8 Recent Legislative and Legal Developments Involving Hospitals

The following legislative developments, lawsuits or settlements involving healthcare providers were reported within the last two weeks, beginning with the most recent.

1. 14th Physician Pleads Guilty to Taking Bribes in $100M Fraud Scheme
A pediatrician with two offices in New York admitted he accepted bribes in exchange for test referrals as part of a long-running fraud scheme operated by Parsippany, N.J.-based Biodiagnostic Laboratory Services.

2. California Medical Malpractice Damages Initiative Gets One Step Closer to the Ballot
Consumer Watchdog and bereaved parents who lost two children to medical negligence turned in 840,000 signatures to get an initiative on California's November ballot  that would raise the $250,000 state cap on noneconomic damages to more than $1 million.

3. Connecticut Hospitals Converting From Nonprofit to For-Profit Could Face More Regulations
Two Connecticut bills seek to further regulate the process of hospitals converting from nonprofit to for-profit status. Senate Bill 460 and House Bill 5571 would create more stringent requirements for the regulatory approval process and give the state's attorney more authority in approving conversions.

4. Valley Heart Consultants Settle False Claims Allegations for $3.9M
McAllen, Texas-based Valley Heart Consultants agreed to pay $3.9 million to settle a suit alleging violations of the False Claims Act. The lawsuit alleged from Jan. 1, 2004, to Sept. 2010, two physicians at VHC violated the False Claims Act by billing Medicare for nuclear stress tests and physical examinations which were allegedly substandard. Many of the nuclear stress tests were allegedly unnecessary as well as many of the coronary angiographies, echocardiograms and carotid doppler studies which were all billed to Medicare.

5. Maryland Birth Injury Fund May Help Hospitals Stay Out of Court
Lawmakers in Maryland are considering creating a no-fault birth injury fund that would allow parents of babies injured at birth to seek compensation from an established state fund rather than pursuing their claims in court against hospitals and physicians.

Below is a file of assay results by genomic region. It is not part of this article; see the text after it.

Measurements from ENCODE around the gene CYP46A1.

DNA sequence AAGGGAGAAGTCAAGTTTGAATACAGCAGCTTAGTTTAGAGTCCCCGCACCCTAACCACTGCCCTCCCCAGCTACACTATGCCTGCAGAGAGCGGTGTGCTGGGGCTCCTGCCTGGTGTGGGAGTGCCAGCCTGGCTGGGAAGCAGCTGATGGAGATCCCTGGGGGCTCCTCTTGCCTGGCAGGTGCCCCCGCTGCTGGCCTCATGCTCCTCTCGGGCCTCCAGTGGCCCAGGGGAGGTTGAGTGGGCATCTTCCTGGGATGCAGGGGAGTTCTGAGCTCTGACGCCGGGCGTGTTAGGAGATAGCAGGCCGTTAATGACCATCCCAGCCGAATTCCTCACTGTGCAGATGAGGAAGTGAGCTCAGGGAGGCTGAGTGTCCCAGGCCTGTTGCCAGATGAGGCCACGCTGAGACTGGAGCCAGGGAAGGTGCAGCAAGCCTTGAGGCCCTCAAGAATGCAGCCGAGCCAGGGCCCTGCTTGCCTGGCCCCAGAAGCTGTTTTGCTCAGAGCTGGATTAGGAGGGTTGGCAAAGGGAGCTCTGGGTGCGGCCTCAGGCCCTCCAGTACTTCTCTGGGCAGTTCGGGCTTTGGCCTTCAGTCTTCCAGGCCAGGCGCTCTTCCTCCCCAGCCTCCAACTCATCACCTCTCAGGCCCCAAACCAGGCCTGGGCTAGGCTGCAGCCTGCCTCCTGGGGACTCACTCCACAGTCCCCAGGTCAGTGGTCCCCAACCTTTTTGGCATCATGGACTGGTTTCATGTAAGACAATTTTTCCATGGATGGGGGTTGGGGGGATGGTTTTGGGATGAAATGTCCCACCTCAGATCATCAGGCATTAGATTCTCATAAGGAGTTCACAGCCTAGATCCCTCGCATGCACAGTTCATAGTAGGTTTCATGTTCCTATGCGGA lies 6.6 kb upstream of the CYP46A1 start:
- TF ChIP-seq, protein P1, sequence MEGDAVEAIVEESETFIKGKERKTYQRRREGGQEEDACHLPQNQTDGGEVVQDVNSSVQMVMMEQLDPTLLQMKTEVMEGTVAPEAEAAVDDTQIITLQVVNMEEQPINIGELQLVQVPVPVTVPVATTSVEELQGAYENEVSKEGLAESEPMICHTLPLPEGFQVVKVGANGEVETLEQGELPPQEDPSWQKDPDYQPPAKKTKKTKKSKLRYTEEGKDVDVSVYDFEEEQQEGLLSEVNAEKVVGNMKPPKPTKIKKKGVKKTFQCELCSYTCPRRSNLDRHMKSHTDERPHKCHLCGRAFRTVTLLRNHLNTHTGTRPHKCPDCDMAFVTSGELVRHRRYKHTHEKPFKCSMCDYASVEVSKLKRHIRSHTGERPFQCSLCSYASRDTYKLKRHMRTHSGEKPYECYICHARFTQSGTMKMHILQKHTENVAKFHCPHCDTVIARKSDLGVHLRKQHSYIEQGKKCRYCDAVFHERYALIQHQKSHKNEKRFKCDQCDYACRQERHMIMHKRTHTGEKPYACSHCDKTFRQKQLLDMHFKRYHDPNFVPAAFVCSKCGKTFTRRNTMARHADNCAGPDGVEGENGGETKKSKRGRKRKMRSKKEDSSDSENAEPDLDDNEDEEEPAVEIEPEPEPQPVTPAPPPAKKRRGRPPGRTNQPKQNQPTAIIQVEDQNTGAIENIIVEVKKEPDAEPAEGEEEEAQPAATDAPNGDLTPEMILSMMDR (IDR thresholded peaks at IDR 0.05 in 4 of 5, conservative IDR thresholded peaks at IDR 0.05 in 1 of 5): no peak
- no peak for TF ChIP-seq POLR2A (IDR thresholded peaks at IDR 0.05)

6. Florida Supreme Court: Injury-Causing Defendant Also Responsible for Malpractice Injuries From Needed Medical Treatment
The Florida Supreme Court signed off on an amendment to the state's standard jury instructions specifying a defendant who caused an injury is responsible for additional injury caused by reasonable obtained medical care or treatment.

7. Stanford Hospital Reaches $4.1M Tentative Settlement in Data Breach Case
Stanford (Calif.) Hospital & Clinics and one of its former contractors entered into a tentative settlement to pay $4.1 million to settle a class-action suit alleging the hospital violated state privacy law by allowing the protected health information of 20,000 emergency department patients to be posted online for nearly a year.

8. Duke Health Reaches $1M Settlement in Fraudulent Billing Case
Durham, N.C.-based Duke University Health System agreed to pay $1 million to resolve False Claims Act allegations. The lawsuit against Duke Health alleged the health system billed the government for services provided by physician assistants during coronary artery bypass surgeries when the PAs were acting as surgical assistants, which is not allowed under government regulations.

More Articles on Legal Issues Involving Hospitals:

Guilty Verdicts Revived in Kickback Case
OIG: Medicaid Fraud Control Units Recovered $2.5B in 2013

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